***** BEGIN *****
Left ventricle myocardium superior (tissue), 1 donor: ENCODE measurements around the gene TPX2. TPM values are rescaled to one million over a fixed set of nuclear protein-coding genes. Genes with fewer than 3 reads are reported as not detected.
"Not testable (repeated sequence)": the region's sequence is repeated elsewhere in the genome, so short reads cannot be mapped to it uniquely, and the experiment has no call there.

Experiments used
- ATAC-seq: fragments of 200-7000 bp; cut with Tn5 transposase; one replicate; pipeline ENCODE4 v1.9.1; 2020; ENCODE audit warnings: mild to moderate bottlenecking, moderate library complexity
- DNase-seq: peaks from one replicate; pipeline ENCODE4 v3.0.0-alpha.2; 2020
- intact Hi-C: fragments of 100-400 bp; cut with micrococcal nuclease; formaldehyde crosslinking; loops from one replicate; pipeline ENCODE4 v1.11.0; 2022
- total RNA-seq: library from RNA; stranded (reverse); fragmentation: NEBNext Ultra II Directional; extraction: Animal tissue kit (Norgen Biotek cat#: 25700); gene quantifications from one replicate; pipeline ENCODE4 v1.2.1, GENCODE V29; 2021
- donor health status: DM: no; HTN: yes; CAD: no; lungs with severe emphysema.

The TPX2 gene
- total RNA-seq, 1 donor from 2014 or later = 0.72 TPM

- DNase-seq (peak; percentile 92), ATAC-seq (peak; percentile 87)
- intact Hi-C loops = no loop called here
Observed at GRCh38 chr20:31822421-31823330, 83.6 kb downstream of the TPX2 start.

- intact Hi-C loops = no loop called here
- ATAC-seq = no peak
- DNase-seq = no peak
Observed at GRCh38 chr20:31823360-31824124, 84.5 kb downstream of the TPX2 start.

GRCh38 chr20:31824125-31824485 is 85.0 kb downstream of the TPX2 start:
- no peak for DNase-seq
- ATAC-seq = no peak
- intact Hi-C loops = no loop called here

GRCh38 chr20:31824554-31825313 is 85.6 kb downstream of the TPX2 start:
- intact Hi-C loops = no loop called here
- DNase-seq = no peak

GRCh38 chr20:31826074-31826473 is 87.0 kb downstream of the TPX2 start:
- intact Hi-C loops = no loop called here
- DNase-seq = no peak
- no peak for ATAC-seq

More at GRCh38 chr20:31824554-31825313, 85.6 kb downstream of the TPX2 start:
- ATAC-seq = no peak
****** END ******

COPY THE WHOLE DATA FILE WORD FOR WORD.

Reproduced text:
Left ventricle myocardium superior (tissue), 1 donor: ENCODE measurements around the gene TPX2. TPM values are rescaled to one million over a fixed set of nuclear protein-coding genes. Genes with fewer than 3 reads are reported as not detected.
"Not testable (repeated sequence)": the region's sequence is repeated elsewhere in the genome, so short reads cannot be mapped to it uniquely, and the experiment has no call there.

Experiments used
- ATAC-seq: fragments of 200-7000 bp; cut with Tn5 transposase; one replicate; pipeline ENCODE4 v1.9.1; 2020; ENCODE audit warnings: mild to moderate bottlenecking, moderate library complexity
- DNase-seq: peaks from one replicate; pipeline ENCODE4 v3.0.0-alpha.2; 2020
- intact Hi-C: fragments of 100-400 bp; cut with micrococcal nuclease; formaldehyde crosslinking; loops from one replicate; pipeline ENCODE4 v1.11.0; 2022
- total RNA-seq: library from RNA; stranded (reverse); fragmentation: NEBNext Ultra II Directional; extraction: Animal tissue kit (Norgen Biotek cat#: 25700); gene quantifications from one replicate; pipeline ENCODE4 v1.2.1, GENCODE V29; 2021
- donor health status: DM: no; HTN: yes; CAD: no; lungs with severe emphysema.

The TPX2 gene
- total RNA-seq, 1 donor from 2014 or later = 0.72 TPM

- DNase-seq (peak; percentile 92), ATAC-seq (peak; percentile 87)
- intact Hi-C loops = no loop called here
Observed at GRCh38 chr20:31822421-31823330, 83.6 kb downstream of the TPX2 start.

- intact Hi-C loops = no loop called here
- ATAC-seq = no peak
- DNase-seq = no peak
Observed at GRCh38 chr20:31823360-31824124, 84.5 kb downstream of the TPX2 start.

GRCh38 chr20:31824125-31824485 is 85.0 kb downstream of the TPX2 start:
- no peak for DNase-seq
- ATAC-seq = no peak
- intact Hi-C loops = no loop called here

GRCh38 chr20:31824554-31825313 is 85.6 kb downstream of the TPX2 start:
- intact Hi-C loops = no loop called here
- DNase-seq = no peak

GRCh38 chr20:31826074-31826473 is 87.0 kb downstream of the TPX2 start:
- intact Hi-C loops = no loop called here
- DNase-seq = no peak
- no peak for ATAC-seq

More at GRCh38 chr20:31824554-31825313, 85.6 kb downstream of the TPX2 start:
- ATAC-seq = no peak